On the outskirts of the large village of Bilomba, we seven pastors sat in an oblong semi-circle with the three children huddled closely together at the edge of the cement walkway of the school building. All questions were directed to the three. Each answered as he/she was asked. The three squirmed a bit in their obvious respect for authority. The night was black and the mood was solemn. Our interview of the three children was direct, completely serious, and apparently very necessary. The three children had been accused of mupongo (witchcraft) and had admitted their crime. Earlier that evening their older brother, Kabonga, had been interviewed as well, and had confessed. We prayed for these four children.
Kabonga confessed to giving 100 Congolese francs belonging to his father to a “muena mupongo” (witch) who
thus rendered Kabonga’s father incapable of finding work or finding money for the family; Kabongo also confessed to giving small pieces of
material from the clothing of his three younger siblings, thus giving the muena mupongo power to “eat” (metaphorically speaking) them,
‘eat’ meaning to have power over their lives and ultimately to kill them.
Mupongo is a dominating feature of the Kasaian worldview. Fear of mupongo and “bena mupongo” (those who practice withcraft) have a stranglehold upon the hearts and minds of the people. Because mupongo is an issue that wasn’t properly understood or sought to be understood by most missionaries who came to the Kasai of Congo, it was glossed over as “superstition.” Looking back, this reality is tragic. Missionaries who came with the Good News of the Gospel, news which has the power to set persons free from fear and every stronghold which enslaves, failed to deal with a central issue for the Kasai people. Modern western missions of the last two centuries, despite historic successes, often failed to take seriously indigenous cultures and worldviews. Since the Enlightenment Period, the western worldview valuing logic, reason, rationalism and the material world, has been perceived by westerners to trump all other understandings of reality. Looking back, this cultural hegemony has resulted in negative implications. One of which is a lack of understanding of mupongo in the Kasai, and how it affects the daily life of the people. According to Dr. Mulumba, General Secretary of the Congolese Presbyterian Church (CPC), the CPC is sadly ill-equipped to help persons and communities dealing with mupongo (a legacy from the missionary period). However, he and other church leaders who seek to give voice and understanding to their culture and their Kasaian worldview, have found constructive ways to minister to “mupongo bound” persons and to set them free in the Name of Jesus.
The day after the initial interview with the four children, we met with them along with their parents in their home. In front of their parents, the four children individually, one by one, renounced mupongo. We prayed for them, that God would remove this spirit. After two hours of continued interviewing, confessing and praying, we finished our time by praying for the family as a whole. While there was solemnity and seriousness throughout the entire duration, there was rejoicing at the end. I was impressed with this group of pastors with whom I ministered. They knew what they were doing, they acted with authority and humility, they gave dignity to the children and to their parents, and they served this family in a culturally-sensitive and pastoral way.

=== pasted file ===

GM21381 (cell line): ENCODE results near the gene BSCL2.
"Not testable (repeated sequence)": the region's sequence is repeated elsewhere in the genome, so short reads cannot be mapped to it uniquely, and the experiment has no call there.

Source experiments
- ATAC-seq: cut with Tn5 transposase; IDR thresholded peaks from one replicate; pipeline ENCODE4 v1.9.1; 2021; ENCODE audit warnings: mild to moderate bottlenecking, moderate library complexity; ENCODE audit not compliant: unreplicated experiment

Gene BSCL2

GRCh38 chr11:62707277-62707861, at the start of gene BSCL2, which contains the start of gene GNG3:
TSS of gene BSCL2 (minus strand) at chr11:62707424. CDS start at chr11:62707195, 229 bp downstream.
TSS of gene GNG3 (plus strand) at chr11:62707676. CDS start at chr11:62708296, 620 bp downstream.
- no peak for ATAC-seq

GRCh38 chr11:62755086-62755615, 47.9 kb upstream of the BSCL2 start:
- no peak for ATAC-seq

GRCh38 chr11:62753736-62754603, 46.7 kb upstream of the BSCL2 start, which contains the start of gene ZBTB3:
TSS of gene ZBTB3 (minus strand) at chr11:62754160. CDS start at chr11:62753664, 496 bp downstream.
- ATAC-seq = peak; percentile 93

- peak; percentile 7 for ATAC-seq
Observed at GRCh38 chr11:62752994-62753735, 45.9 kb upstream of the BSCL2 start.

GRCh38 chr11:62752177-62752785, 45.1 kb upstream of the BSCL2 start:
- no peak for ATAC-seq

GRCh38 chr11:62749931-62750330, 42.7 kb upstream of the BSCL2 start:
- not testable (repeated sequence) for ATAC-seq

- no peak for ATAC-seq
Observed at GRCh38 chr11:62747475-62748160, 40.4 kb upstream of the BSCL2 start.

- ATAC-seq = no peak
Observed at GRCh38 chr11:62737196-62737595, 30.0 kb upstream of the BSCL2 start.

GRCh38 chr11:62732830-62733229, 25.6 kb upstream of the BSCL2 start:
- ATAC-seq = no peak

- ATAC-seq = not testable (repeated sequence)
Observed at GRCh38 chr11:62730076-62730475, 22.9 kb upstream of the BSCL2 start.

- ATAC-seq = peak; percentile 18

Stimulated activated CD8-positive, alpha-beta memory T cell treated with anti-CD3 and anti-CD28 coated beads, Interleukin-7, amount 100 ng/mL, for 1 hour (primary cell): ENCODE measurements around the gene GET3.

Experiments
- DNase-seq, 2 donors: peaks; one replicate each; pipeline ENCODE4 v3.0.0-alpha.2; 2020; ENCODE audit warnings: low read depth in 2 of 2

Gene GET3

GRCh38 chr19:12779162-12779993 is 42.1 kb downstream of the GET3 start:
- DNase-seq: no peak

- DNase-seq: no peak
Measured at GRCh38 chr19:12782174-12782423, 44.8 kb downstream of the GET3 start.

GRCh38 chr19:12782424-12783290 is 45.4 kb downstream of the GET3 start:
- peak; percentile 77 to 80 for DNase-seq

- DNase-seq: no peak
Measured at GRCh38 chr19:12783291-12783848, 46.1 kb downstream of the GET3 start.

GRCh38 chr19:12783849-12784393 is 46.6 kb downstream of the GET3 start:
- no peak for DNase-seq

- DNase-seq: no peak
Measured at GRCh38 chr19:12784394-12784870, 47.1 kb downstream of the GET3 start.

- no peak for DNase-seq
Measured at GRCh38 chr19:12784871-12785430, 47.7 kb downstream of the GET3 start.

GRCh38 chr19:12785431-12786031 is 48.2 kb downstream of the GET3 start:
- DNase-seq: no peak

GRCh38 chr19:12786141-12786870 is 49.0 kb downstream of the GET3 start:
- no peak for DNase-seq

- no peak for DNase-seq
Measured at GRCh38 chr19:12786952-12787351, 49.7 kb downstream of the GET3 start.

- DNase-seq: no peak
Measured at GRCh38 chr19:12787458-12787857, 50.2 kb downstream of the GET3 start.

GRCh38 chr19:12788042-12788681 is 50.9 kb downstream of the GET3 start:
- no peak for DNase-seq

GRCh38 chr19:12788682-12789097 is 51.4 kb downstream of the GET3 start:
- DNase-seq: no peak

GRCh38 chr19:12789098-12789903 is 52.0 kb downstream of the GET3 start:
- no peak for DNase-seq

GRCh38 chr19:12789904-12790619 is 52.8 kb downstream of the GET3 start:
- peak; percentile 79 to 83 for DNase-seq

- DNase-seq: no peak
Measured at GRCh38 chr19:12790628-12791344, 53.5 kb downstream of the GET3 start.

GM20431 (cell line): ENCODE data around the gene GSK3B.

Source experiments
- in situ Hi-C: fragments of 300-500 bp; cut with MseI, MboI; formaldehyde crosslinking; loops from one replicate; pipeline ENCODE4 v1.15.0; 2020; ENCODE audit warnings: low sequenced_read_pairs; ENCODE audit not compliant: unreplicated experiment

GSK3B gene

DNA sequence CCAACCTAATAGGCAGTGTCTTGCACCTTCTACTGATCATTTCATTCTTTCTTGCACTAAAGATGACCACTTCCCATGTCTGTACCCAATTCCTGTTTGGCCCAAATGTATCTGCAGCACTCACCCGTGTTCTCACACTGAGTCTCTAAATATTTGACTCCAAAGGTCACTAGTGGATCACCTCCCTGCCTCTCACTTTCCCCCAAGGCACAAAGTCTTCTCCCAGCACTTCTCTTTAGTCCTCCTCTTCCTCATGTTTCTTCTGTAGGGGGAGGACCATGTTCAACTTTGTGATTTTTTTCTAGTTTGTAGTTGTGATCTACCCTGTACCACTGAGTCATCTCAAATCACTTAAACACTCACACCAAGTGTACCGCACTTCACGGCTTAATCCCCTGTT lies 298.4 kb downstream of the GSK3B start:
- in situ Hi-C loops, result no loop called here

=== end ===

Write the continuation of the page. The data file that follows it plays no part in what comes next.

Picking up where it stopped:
I will relate more about the specifics of the actual witchcraft beliefs of the Kasai people in another blog or newsletter. For now, let me say that the Bible cites the reality of evil in our world and evil’s multitudinous forms. Deuteronomy 18: 10, 11 gives the most explicit Old Testament prohibitions against sorcery, witchcraft, and divinatory activities. According to Dr. Mulumba who wrote his PhD disseration on witchcraft (Mulumba, 1988), those who practice such things break faith with God, and do not trust in him alone for guidance. Kasaians are very aware of the spiritual world and evil, and they have much to teach us as their worldview concerning the spiritual world lines up closer to the the biblical understanding of reality. Dr. Mulumba also makes the important concession that whether mupongo is scientifically real or imagined, Kasaian culture confirms it. Thus to relate meaningfully to Kasaian people in this area, it is best to have an “understanding heart to understand their problem of mupongo.” Such was my experience with the six pastors I ministered with in Bilomba.
There shall not be found among you any one who burns his son or his daughter as an offering, any one who practices divination, a soothsayer, or an auger, or a sorcerer, or a charmer, or a medium, or a wizard, or a necromancer…For these nations, which you are about to dispossess, give heed to soothsayers and diviners; but as for you, the Lord your God has not allowed you to do. (Deuteronomy 18: 10,11)